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01 November 2016

Are your campaigns portable?

   



It’s no secret that more and more campaigns include an experiential or ‘live’ element, either as the focus or playing a key supporting role. However, many brands and agencies are not getting the most from these activations, because they are ignoring a vital factor – portability.

Brands are investing more and more in marketing in the real world because it is proving increasingly effective at engaging consumers thanks to the amplification factor through online channels, particularly social. This increases ‘portability’ – or rather extends the reach and lifespan far beyond the actual live experience.

Sounds easy. Let’s simply share the campaign online through as many social channels as possible during the ‘event’ itself and after it has taken place. However, delivering true portability isn’t that simple. The sheer act of doing this will indeed extend the reach, but it won’t necessarily make the campaign more portable. That’s because portability is all about extending not just awareness of the activation itself, but also, more importantly, ensuring the right meaning about the brand and all the messages you want to get across are carried through the various channels of ‘amplification’. And these might not necessarily just be online, but could also be through other techniques, such as word of mouth, PR, out of home and more – essentially maximising not just engagement, but also effectiveness.

Every campaign needs a portable strategy – whether experiential or not – to increase reach, but for true portability it has to be relevant to the brand rather than scattergun, and also convey consistent messaging and impact.

Take the 60 second viral video created for the launch of the Jaguar F-PACE sports utility vehicle at last year’s German motor show. It was simple, spectacular, and, more importantly, meaningful. It succinctly showed the successful world record attempt to drive the F-PACE around an illuminated vertical circular track – essentially performing a loop-the-loop in a car for the first time.

I remember flicking through YouTube on my phone while on the train and coming across the video. It was very simple, yet highly impressive and impactful. But the key was that it conveyed a lot of meaning about the car: high performance, impeccable engineering, agility, speed, reliability and safety – messages that were right on brand. I got all this in just one minute from this awesome stunt – and I was watching without sound.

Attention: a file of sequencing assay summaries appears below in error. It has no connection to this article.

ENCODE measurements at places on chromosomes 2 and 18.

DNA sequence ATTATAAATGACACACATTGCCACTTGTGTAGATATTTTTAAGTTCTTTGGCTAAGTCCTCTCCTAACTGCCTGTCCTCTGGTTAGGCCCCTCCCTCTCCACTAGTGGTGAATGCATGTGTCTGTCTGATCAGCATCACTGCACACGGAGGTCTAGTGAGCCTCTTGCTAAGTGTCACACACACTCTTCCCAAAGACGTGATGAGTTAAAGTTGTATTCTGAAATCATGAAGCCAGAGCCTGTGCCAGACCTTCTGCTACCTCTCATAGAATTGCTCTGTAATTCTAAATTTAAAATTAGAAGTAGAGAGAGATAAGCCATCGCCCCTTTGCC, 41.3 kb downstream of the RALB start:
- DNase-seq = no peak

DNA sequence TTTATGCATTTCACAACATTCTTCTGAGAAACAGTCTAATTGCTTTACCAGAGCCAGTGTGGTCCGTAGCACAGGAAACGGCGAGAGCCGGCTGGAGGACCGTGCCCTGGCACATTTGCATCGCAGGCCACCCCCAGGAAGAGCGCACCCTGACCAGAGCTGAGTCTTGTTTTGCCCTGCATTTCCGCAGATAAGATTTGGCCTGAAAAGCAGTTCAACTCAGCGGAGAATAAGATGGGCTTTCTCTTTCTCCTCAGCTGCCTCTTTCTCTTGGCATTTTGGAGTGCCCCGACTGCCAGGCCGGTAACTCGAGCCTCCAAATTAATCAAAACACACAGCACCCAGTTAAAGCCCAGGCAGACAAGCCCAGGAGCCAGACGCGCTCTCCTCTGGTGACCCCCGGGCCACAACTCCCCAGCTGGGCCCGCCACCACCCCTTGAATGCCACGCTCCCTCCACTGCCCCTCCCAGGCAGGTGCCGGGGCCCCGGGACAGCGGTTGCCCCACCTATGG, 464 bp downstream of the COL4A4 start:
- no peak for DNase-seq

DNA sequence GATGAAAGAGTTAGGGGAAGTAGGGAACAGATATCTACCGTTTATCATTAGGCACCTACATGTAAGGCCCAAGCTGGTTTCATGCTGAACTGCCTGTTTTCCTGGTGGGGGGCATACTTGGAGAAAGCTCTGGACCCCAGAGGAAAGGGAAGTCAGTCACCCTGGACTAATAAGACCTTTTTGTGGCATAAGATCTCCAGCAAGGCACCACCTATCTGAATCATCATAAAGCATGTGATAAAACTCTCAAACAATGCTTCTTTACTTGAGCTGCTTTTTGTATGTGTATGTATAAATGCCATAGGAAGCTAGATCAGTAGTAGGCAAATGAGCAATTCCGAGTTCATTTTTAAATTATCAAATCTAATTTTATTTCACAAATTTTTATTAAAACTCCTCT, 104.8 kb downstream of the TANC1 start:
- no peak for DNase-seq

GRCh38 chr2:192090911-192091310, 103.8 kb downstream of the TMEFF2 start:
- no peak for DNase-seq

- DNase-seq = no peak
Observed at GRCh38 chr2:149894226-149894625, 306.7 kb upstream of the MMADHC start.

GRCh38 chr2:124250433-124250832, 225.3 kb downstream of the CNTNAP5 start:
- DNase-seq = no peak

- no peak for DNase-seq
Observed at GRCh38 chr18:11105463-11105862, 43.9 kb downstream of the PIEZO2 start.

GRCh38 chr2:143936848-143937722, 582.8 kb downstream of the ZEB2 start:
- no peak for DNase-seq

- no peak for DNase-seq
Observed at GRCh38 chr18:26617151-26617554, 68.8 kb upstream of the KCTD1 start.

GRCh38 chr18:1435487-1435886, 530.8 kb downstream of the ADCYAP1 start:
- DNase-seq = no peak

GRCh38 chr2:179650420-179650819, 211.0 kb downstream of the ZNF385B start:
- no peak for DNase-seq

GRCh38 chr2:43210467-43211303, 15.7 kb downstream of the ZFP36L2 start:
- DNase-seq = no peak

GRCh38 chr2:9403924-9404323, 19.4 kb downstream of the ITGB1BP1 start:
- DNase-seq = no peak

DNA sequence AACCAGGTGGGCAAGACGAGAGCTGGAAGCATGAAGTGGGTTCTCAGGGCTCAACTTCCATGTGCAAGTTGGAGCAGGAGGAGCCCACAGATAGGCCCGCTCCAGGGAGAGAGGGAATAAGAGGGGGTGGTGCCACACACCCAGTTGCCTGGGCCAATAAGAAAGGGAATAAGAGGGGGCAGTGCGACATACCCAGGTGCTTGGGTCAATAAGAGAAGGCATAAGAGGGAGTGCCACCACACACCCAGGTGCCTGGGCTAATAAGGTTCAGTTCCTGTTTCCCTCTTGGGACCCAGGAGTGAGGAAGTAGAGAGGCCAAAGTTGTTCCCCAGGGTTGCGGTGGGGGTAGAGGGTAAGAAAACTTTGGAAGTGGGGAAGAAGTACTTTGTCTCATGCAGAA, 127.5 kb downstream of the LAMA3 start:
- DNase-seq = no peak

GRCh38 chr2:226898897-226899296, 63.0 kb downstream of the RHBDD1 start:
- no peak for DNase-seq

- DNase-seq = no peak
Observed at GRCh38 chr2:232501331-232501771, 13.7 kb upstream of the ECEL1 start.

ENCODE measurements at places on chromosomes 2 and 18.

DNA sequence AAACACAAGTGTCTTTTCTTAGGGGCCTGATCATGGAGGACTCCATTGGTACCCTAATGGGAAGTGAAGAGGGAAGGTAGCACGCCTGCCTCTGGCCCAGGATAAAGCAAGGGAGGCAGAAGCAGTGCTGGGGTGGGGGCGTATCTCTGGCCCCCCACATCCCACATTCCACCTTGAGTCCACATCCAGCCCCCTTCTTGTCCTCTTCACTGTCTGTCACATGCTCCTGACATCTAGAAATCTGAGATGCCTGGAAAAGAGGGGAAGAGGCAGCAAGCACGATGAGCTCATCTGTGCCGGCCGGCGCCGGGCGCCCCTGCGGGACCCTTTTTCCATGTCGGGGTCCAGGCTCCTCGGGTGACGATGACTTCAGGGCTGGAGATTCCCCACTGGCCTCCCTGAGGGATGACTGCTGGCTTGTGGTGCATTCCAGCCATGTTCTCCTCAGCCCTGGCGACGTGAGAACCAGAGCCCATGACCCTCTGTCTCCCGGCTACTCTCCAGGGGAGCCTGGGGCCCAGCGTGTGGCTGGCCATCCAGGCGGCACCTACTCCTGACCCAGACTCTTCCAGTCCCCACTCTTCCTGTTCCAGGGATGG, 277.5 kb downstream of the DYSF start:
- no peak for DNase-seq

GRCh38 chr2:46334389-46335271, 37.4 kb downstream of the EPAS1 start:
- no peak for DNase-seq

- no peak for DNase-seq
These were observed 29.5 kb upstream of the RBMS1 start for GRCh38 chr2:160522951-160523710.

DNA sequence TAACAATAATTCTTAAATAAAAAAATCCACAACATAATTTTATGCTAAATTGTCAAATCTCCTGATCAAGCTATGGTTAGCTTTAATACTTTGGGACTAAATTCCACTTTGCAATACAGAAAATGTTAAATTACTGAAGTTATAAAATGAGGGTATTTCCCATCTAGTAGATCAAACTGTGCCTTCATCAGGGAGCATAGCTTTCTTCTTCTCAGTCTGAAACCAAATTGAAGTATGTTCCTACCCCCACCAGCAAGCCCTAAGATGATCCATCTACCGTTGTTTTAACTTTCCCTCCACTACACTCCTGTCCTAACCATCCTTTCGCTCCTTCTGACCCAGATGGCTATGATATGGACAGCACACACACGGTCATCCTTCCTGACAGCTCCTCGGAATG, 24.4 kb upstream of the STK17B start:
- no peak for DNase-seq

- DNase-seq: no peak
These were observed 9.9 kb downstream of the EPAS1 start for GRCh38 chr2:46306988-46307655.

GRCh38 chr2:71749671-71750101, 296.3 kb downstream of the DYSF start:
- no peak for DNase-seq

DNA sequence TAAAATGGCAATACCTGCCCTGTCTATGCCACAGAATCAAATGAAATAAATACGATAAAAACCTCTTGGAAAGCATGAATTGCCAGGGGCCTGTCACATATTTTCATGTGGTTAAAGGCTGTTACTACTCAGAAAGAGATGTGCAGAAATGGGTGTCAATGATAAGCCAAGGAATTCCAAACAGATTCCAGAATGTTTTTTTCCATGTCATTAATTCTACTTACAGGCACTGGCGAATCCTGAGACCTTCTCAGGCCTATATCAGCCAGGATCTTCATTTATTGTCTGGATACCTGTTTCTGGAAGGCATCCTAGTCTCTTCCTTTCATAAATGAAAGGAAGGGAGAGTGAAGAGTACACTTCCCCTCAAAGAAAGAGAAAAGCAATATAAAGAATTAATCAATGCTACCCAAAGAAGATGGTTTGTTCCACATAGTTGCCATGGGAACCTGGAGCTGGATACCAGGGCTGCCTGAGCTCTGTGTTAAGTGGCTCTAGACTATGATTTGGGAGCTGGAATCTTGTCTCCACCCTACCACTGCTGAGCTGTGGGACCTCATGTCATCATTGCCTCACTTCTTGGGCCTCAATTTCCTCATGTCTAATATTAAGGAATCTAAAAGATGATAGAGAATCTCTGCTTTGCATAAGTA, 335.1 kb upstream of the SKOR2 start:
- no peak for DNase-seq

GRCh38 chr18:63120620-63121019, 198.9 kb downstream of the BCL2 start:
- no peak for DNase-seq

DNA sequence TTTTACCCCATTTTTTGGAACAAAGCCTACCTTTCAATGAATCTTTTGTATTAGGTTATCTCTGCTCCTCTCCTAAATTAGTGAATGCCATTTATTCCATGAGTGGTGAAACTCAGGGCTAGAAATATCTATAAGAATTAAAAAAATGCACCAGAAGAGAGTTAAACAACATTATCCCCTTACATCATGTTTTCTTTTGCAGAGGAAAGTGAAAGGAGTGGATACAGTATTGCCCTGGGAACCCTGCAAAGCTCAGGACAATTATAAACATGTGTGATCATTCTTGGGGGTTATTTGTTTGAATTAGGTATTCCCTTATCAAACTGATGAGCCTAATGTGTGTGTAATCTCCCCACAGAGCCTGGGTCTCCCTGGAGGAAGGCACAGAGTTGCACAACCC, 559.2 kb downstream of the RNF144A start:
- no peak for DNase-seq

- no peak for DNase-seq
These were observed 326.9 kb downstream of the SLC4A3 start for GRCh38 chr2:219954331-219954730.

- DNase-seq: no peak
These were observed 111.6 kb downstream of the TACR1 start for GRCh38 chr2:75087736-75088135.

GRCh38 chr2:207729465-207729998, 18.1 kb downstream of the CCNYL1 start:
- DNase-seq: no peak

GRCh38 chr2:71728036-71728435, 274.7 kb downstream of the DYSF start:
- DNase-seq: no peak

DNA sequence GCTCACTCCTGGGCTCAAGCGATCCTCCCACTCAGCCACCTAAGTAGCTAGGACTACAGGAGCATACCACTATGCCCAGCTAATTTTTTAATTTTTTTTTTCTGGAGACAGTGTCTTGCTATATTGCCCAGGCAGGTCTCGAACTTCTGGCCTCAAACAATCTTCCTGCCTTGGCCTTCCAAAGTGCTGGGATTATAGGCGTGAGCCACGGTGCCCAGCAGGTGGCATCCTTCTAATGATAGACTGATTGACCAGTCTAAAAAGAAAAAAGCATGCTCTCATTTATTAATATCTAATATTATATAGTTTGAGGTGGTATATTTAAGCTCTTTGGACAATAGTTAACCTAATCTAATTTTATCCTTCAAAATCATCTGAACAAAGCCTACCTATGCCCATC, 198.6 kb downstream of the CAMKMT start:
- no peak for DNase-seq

Yes, the way the video was shot and edited helped. However, the main driver behind the portability of this campaign was the creative idea, which was designed in such a way as to carry all the right messages, even when amplified through social channels. It was simple and rather obvious, but also highly appropriate and effective. Receiving over 700,000 views in around two weeks, it is likely to have changed perceptions about Jaguar, while reinforcing the views of existing fans of the brand.

In stark contrast, I saw another video online for a different car. It looked highly impressive for those who attended the live event, but the construct of the idea and the creative concept just didn’t convey very much meaning for me about the brand when viewed on video. The creative ideas seemed all about the event and the people there, who I’m sure took away some great brand messages. You could that see the creative concept had been very much geared around the immediate live audience, with little thought given to the wider amplified reach. So the brand missed a trick through a lack of portability. The video was viewed by around 20,000 people (20 times the original audience), but they are likely to have missed many of the key brand messages.

The lesson here is that if you’re coming up with a creative concept you always need to consider secondary reach and whether the key messages about the brand will be carried through that amplification, which of course has the potential to connect with a far greater audience than those who experienced it first hand. To create truly meaningful portable campaigns that are going to resonate with both the original and amplified audiences, the creative team needs to be multidisciplinary in their approach, particularly in terms of digital and social marketing. It’s about far more than just focusing on creating a great experience.

A multi-channel approach needs to be taken from the outset to make sure that the live concept can be amplified in a way that conveys the key messages through the appropriate channels, rather than this simply being an afterthought. Only then will brands realise the full potential of their campaigns.

By Nick Adams, Managing Director at real world marketing agency Sense

   



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